Orginal Publication Date
MCV/Q, Medical College of Virginia Quarterly
For many years toxemia has served as a wastebasket for a variety of disease states characterized by an elevated arterial pressure, edema, and albuminuria. Whereas this triad is consistent with the diagnosis of toxemia, it is not diagnostic. Besides toxemia, these abnormalities may be found in pregnant patients with hypertensive vascular disease, pyelonephritis, glomerulonephritis, or any combination of these. Data derived from studies performed on patients with such a variety of disease entities have obviously been confusing. It makes a lot of difference, for example, whether the subjects studied had chronic pyelonephritis or acute vasospastic toxemia. During the past 13 years, our group has attempted to cut the pie of elevated arterial pressure, albuminuria, and edema into separate and distinct diagnostic pieces. Ophthalmoscopic examination and urinalysis have been of great help in this regard (Finnerty, 1954, 1956 and 1965; Finnerty et al., 1960).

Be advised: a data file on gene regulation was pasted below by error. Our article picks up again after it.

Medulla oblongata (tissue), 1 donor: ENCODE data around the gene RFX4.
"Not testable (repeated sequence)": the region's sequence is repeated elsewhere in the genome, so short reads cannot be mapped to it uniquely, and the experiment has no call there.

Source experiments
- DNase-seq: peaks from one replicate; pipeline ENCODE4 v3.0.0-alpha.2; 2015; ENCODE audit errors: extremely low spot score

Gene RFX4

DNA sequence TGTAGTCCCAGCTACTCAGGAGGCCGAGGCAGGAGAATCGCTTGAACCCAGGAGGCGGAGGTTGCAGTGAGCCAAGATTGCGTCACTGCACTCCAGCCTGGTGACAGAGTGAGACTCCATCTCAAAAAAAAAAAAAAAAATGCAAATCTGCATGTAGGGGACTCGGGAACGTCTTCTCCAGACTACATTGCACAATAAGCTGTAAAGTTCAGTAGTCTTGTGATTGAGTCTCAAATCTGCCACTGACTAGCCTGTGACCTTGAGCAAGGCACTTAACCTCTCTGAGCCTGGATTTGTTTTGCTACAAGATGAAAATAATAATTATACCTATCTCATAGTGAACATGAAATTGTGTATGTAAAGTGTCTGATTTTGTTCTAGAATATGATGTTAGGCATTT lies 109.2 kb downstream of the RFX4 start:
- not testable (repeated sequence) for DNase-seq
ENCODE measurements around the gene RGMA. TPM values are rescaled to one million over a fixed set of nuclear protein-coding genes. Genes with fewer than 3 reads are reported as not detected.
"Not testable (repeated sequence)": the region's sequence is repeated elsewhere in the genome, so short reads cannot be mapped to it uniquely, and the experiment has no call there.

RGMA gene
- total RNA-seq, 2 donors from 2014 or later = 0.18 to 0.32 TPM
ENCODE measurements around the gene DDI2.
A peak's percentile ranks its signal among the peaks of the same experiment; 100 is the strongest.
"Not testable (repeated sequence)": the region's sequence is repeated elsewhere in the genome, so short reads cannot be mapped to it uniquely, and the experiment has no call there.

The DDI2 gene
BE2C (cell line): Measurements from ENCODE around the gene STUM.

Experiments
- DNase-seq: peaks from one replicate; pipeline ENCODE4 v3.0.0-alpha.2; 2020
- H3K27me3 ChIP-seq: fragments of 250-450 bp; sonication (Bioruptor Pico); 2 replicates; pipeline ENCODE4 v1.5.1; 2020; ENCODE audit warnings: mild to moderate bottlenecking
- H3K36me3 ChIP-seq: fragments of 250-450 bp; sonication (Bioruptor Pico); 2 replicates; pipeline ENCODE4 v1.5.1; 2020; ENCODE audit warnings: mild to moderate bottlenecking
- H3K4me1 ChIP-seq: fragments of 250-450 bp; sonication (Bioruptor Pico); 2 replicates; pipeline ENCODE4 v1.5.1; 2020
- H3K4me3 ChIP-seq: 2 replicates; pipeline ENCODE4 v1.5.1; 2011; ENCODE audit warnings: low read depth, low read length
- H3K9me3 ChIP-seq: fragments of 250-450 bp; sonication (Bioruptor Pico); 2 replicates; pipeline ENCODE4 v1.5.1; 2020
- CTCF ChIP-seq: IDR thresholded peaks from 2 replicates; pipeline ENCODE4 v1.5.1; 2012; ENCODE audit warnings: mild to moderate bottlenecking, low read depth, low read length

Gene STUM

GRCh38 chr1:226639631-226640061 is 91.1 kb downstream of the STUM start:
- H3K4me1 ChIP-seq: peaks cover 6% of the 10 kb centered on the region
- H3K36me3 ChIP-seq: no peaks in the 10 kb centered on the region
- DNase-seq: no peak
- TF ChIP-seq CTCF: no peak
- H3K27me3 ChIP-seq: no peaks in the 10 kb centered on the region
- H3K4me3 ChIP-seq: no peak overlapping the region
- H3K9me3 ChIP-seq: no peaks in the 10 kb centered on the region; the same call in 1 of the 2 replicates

© VCU. Licensed under a Creative Commons Attribution-Noncommercial-Share Alike 3.0 Unported License. http://creativecommons.org/licenses/by-nc-sa/3.0 Acknowledgement of the Virginia Commonwealth University Libraries as a source is required.
Is Part Of
VCU University Archives